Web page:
During the 1314th meeting of the Ministers’ Deputies on April 18, the Secretary General of the Council of Europe Thorbjorn Jagland presented his 17th consolidated report on the conflict in Georgia, which covers the period from October 2017 – March 2018 and takes stock of the security and human rights situation in Abkhazia and Tskhinvali Region/South Ossetia.
The CoE Secretary General said in the report that “despite repeated efforts, the Secretariat was not given authorization to visit Abkhazia and South Ossetia for the purpose of this consolidated report,” that gave them “no opportunity to assess the human rights situation on the ground.”
As a result, the information presented in the document is based on previous consolidated reports, as well as the CoE Secretariat delegation’s discussions with the Georgian authorities and the Public Defender, and representatives of international organizations and local NGOs working on reconciliation.
The overall security situation on the ground, the document says, citing assessments by the participants of the Geneva International Discussions, “has remained stable and calm,” but “military exercises on both sides of the ABL have given rise to certain concerns.”
The security perceptions, according to the Secretary General, remained “vulnerable to incidents on the ground,” with the “tragic death” of a Georgian citizen Archil Tatunashvili in Tskhinvali custody, that “prompted grave concerns and was firmly condemned by international organizations.”
“The growing dynamism in trade, tourism, transport and humanitarian exchanges” between Georgia and the Russian Federation, “continued in 2017,” with both sides “acknowledging the impact of a pragmatic approach in the normalisation of ties, in view of the absence of diplomatic relations.”
In Abkhazia, “the security situation on the ground remained relatively stable as reported by various relevant interlocutors involved in the monitoring of the situation,” but “the general crime situation” was reported to have “worsened” during the period under review.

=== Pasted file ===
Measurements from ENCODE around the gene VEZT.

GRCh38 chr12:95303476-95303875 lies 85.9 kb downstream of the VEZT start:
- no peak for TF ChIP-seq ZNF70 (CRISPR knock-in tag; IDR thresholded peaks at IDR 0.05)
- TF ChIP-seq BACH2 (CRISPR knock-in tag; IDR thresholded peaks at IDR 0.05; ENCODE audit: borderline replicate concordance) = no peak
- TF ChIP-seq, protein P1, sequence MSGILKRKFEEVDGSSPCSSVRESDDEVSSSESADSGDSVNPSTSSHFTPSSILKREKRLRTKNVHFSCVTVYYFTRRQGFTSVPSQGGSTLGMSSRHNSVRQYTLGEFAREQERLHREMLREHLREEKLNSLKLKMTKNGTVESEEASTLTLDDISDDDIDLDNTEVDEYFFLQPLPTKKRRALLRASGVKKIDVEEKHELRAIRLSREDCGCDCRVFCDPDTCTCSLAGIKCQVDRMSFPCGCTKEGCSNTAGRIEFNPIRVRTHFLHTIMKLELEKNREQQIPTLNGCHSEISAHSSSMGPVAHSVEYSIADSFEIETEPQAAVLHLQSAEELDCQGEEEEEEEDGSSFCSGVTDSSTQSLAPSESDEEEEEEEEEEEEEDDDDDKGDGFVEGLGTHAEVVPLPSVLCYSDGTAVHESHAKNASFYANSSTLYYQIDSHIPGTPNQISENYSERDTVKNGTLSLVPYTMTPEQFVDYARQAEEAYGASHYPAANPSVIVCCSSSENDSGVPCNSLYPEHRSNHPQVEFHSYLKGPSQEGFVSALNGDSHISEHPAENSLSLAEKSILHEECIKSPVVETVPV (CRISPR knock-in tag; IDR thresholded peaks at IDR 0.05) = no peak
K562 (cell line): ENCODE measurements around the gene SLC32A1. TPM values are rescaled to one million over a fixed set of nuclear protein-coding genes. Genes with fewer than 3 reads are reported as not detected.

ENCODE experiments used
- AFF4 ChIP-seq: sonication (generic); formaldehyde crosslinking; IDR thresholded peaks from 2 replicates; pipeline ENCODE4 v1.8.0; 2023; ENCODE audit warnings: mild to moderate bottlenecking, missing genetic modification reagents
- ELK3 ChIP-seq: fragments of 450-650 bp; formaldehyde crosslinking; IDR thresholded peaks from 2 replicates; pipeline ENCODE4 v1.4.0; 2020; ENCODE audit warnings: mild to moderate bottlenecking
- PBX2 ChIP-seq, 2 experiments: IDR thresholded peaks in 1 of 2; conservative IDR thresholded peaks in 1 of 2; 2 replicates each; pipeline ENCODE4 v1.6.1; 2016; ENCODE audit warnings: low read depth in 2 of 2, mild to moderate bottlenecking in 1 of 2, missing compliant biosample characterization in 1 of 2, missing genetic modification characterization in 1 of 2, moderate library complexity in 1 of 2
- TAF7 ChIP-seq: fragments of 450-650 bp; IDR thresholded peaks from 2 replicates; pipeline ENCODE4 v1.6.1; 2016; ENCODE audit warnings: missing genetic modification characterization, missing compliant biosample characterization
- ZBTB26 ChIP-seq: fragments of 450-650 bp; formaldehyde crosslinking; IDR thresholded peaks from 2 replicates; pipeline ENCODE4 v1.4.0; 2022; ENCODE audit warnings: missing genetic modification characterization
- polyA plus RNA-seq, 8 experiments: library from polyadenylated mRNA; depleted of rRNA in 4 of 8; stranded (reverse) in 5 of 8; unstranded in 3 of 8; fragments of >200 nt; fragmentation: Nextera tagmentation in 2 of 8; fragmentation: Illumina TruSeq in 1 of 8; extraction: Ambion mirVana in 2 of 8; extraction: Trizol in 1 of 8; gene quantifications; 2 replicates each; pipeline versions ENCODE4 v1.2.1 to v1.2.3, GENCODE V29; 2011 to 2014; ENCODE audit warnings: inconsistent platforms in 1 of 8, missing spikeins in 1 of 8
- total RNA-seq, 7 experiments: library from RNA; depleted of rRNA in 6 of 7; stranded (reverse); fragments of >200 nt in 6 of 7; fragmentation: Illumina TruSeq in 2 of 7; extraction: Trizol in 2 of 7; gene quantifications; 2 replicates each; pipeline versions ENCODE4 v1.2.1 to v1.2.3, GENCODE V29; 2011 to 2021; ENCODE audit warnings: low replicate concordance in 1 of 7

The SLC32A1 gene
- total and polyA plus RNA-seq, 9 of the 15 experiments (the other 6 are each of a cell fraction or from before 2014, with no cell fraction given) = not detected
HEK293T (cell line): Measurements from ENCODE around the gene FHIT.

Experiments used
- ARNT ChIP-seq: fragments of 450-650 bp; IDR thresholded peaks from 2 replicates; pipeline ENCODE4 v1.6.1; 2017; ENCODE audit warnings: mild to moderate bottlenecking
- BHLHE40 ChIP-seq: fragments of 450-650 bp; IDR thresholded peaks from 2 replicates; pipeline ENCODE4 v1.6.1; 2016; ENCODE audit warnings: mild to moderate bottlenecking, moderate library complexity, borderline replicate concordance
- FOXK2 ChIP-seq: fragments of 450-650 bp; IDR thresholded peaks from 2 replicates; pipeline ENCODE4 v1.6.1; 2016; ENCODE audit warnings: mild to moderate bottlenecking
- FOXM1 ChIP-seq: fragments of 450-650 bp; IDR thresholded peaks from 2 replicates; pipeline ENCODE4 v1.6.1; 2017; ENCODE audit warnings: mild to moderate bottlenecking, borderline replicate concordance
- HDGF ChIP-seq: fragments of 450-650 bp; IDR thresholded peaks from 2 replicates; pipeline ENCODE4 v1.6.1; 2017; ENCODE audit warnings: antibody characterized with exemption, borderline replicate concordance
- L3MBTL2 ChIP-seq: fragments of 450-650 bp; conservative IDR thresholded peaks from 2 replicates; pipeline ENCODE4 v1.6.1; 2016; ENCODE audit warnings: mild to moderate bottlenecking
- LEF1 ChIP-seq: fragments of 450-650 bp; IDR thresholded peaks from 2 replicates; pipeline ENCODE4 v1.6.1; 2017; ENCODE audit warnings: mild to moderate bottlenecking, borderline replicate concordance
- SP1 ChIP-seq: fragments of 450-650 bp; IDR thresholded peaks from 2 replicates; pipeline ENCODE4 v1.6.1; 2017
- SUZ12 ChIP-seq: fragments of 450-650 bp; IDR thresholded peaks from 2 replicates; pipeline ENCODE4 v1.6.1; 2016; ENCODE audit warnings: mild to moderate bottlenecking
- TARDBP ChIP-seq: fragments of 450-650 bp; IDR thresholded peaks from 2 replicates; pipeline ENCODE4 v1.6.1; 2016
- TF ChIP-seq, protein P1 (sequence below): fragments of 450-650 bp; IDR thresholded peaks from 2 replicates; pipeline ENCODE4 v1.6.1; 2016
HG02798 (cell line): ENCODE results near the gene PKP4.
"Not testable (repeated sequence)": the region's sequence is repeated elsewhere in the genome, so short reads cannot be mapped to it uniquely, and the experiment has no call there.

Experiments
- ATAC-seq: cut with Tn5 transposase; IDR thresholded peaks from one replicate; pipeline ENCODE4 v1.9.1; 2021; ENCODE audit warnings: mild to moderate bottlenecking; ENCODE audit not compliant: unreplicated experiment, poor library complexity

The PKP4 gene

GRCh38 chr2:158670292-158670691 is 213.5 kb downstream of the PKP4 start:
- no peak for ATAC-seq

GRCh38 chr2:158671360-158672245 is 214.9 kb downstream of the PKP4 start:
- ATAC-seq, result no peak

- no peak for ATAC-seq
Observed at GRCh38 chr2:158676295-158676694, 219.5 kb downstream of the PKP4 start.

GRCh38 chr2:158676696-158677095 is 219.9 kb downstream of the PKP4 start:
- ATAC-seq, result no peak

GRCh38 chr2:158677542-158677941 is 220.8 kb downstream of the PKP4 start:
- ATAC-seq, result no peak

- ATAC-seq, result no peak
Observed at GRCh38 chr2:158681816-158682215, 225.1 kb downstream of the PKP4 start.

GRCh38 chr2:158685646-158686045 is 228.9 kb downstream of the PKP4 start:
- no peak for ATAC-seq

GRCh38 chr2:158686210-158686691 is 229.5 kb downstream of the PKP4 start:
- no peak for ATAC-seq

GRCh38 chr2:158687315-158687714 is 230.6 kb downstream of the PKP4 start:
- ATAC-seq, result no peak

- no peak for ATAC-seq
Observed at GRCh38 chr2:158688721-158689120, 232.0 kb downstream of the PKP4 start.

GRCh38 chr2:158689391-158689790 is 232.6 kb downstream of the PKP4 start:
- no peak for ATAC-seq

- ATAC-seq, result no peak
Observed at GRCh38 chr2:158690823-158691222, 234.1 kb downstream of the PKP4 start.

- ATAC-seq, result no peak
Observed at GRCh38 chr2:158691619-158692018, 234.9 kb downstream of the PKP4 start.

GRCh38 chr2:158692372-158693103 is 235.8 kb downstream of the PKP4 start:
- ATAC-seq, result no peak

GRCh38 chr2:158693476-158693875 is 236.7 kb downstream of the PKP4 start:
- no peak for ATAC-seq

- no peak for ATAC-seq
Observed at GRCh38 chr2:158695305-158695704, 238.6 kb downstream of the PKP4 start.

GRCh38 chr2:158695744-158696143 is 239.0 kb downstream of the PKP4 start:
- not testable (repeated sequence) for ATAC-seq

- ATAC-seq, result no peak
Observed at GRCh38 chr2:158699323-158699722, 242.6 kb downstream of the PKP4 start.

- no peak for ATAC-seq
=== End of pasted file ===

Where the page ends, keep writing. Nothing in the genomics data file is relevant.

“Freedom of movement continued to be severely affected by the so-called “borderization” process,” the Secretary General noted, adding that the developments and other freedom of movement restrictions “along with the reported lack of crossing documents continue to complicate access to livelihoods, healthcare and education as well as family links.”
Thorbjorn Jagland spoke on the new “residence permits” as well, saying the scope of the rights and entitlements attached to the new document was “marked by ambiguity, giving rise to concerns about the rights of the local population.” “Effective implementation of property rights during property transfer transactions seems to be particularly problematic.”
Tskhinvali Region/South Ossetia
The general security situation in Tskhinvali Region/South Ossetia “was assessed by observers on the ground as relatively calm.” However, the period under review “was regrettably marked by a continuation of so-called “borderization” activities.”
“The human rights and humanitarian dimensions of the so-called “borderization” were unfortunately reflected in the inability of the local population to move freely, access livelihoods or collect firewood during the winter season remain of serious concern,” the report reads.
The Ministry of Foreign Affairs of Georgia welcomed the Secretary General’s 17th consolidated report, as well as the statements of the European Union, GUAM and other partners concerning the report, and expressed its hope that the issue would remain on the CoE agenda in the future as well.